We've been having a hell of a time with Salesforce contact form spam as of late. Its been littered with junk about cheap Air Jordans, Louis Vitton bags, and other assorted hijack links. In the course of a week, we could have as many as 300 new "leads", all of which were spam, and that was after instituting form validation on all the contact fields.
So, the next step was to find out where this spam was coming from. By adding a hidden field to the form, and tying it to the lead source, we were able to capture the IP address of every submitter. Well, most of the submitters were coming from this little village in Fuzhou China. You can find the location of such IP addresses from http://addgadgets.com/ipaddress/index.php.
If you use JSP in your site, here is the code to capture the IP for your Salesforce Web2Lead form:
String ipaddress = request.getRemoteAddr();
<input id="lead_source" name="lead_source" type="hidden" value="<%=ipaddress%>">
So, the next step was to block the IP. This can be done via IPTables in linux. As these addresses were found in predictable blocks, we decided to block more than just the IP addresses listed. Instead we blocked entire countries. Yep. If you are reading this, then you are likely not blocked from our web site.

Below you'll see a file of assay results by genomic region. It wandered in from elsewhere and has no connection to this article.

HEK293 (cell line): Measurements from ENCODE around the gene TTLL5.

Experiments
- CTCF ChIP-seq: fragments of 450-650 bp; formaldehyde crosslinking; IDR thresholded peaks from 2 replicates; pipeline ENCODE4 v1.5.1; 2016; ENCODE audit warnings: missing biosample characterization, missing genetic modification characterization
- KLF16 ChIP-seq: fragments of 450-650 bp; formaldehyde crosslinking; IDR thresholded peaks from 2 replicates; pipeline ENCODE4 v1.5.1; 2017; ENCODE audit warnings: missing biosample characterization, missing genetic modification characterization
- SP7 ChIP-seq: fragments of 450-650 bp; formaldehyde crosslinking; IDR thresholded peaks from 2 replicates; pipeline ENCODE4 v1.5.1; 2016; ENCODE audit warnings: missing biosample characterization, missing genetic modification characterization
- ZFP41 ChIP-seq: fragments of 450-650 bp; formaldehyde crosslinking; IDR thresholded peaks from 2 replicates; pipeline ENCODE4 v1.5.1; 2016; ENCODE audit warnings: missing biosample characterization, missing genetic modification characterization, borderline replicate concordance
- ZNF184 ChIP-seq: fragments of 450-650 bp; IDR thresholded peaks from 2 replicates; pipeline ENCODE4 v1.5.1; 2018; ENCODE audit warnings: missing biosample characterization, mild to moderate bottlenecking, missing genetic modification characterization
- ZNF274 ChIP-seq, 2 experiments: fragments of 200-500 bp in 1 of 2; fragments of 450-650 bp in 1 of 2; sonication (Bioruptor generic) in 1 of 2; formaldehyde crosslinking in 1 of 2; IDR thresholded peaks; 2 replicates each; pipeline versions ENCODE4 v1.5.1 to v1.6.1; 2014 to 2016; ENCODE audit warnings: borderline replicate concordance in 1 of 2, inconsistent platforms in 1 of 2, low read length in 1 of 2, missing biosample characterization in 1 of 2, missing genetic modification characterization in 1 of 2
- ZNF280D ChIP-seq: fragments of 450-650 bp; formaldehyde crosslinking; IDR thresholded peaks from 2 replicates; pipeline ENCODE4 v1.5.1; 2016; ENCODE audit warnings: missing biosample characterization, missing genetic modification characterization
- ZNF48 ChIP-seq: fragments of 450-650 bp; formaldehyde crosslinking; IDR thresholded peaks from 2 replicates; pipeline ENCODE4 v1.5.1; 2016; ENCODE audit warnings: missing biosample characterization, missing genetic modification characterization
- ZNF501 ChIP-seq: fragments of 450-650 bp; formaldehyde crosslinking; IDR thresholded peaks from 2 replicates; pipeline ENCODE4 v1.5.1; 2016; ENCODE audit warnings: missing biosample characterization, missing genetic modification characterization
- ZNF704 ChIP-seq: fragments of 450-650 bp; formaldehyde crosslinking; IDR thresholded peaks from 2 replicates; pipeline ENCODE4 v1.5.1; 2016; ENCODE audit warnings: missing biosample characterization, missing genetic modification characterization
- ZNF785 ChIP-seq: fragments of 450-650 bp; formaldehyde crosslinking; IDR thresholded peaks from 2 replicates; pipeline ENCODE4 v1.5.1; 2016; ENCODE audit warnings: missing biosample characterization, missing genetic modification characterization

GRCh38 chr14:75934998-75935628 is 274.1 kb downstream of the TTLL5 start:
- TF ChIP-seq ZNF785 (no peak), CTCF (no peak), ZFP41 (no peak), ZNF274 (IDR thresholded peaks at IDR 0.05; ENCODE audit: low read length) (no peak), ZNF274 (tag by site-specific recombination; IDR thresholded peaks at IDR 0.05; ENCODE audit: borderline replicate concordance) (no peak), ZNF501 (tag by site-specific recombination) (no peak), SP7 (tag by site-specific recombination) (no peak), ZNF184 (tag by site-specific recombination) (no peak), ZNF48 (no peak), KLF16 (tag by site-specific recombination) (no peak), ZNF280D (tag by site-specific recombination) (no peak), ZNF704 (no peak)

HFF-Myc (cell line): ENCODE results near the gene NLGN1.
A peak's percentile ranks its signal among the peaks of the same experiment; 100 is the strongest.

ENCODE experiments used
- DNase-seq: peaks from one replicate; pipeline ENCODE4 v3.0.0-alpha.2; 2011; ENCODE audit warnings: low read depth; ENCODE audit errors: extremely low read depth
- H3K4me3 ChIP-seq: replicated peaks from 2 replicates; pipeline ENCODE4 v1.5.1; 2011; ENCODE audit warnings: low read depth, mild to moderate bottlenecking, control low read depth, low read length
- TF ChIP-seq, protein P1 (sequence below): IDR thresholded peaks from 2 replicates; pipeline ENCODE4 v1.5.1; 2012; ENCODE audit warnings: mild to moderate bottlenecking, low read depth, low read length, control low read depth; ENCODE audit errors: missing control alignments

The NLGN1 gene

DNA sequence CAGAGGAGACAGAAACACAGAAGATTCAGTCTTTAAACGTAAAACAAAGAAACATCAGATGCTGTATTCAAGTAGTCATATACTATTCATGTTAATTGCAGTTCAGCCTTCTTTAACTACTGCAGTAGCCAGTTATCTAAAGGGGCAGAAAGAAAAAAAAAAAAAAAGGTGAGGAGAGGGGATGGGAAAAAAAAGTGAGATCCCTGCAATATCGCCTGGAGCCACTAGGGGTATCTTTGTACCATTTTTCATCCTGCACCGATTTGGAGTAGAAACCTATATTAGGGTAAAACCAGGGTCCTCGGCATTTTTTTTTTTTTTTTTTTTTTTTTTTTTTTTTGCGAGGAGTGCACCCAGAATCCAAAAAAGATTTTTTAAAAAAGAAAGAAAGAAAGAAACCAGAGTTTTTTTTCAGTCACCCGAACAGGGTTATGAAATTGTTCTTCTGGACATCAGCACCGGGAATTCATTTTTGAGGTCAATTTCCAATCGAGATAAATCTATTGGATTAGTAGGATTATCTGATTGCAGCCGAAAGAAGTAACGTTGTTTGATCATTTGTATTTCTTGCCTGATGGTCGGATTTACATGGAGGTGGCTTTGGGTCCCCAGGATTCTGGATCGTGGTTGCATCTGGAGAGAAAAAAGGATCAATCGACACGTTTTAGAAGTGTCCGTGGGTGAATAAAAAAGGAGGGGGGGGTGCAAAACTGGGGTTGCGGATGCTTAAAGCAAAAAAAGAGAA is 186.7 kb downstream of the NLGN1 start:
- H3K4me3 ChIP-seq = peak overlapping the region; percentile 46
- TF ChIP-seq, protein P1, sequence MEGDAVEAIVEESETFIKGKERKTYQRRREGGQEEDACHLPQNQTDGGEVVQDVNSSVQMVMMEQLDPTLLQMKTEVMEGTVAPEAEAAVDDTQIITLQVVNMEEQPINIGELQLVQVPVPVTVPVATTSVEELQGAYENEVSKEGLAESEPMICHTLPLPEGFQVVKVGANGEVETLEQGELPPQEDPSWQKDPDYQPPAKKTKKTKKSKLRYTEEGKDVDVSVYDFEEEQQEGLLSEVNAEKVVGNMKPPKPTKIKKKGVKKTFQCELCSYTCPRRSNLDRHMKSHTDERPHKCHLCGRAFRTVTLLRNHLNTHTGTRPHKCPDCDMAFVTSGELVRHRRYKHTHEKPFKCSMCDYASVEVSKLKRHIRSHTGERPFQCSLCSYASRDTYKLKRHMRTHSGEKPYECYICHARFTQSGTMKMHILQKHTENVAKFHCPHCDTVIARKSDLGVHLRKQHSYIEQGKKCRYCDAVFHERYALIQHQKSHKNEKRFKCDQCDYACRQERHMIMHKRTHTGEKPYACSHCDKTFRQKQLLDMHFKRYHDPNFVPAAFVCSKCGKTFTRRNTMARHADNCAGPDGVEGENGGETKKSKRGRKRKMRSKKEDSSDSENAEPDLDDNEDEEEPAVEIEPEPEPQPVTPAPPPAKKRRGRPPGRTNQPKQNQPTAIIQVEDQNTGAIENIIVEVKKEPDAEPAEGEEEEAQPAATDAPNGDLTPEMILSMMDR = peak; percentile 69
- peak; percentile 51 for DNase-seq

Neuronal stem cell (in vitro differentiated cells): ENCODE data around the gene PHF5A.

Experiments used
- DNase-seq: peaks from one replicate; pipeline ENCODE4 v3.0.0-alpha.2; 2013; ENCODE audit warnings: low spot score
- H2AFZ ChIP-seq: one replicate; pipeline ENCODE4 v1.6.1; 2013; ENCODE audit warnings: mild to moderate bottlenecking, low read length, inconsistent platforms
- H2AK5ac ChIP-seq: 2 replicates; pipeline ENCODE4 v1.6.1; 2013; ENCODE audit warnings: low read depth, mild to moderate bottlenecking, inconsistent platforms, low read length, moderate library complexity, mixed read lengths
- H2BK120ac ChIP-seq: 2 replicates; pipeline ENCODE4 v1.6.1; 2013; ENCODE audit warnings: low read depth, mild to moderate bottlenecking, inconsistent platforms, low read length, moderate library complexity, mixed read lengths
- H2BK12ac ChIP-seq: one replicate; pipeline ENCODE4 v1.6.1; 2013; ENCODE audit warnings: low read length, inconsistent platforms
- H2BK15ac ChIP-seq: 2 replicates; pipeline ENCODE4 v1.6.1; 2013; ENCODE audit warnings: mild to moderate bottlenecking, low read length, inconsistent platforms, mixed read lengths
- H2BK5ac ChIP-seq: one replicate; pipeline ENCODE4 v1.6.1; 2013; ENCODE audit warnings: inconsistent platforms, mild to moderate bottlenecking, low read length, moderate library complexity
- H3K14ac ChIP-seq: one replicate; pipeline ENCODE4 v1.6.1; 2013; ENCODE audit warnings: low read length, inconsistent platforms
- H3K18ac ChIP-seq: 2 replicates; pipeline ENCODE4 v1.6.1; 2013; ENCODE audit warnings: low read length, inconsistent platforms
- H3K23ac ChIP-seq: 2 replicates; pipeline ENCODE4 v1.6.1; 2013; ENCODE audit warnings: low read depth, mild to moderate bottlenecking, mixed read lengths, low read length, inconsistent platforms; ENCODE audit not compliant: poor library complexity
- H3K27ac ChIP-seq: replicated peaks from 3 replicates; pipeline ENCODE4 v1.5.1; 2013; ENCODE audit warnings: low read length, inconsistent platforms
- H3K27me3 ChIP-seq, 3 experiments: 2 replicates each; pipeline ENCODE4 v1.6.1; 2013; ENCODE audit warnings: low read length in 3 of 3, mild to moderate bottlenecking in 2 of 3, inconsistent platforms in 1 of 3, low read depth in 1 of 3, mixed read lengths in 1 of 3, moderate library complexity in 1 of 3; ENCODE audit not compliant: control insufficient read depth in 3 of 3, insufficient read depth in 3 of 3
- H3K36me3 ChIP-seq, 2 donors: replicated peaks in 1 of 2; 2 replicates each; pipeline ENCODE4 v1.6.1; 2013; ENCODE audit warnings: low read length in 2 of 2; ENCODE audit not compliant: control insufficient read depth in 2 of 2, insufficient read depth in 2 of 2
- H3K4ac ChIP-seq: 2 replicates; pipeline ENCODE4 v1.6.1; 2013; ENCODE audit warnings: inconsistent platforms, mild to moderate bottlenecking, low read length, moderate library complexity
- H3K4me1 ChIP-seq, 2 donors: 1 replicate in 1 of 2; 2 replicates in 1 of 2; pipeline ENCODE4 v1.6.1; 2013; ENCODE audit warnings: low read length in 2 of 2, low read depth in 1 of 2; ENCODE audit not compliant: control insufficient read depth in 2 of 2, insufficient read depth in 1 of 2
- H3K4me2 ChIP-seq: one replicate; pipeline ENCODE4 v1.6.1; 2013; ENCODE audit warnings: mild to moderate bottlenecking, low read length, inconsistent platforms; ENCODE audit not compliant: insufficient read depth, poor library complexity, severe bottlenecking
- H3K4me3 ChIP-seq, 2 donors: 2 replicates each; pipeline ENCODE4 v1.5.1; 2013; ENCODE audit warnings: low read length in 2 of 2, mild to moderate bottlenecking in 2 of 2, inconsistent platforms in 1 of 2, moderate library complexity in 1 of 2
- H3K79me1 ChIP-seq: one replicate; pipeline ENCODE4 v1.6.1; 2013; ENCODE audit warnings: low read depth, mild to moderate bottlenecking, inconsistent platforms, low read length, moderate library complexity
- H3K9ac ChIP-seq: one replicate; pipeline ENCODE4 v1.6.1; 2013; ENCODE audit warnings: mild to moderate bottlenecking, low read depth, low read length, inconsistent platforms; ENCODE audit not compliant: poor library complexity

This website had an excellent shell script that handles all you need to block any specific country.
- Iterates through the countries you specify
- Gets the IP address blocks assigned to that country.
- Adds the block range to IPTables
- Recycles your IPTables to ensure a clean, fresh instance.
This script can be run via chron job (perhaps monthly) so the list always stays current. We chose a block of 15 countries based on the fact they were the most frequent countries for spam and hack attacks. These are also 15 countries we have no intention of doing business in.
Labels: Linux hackers spam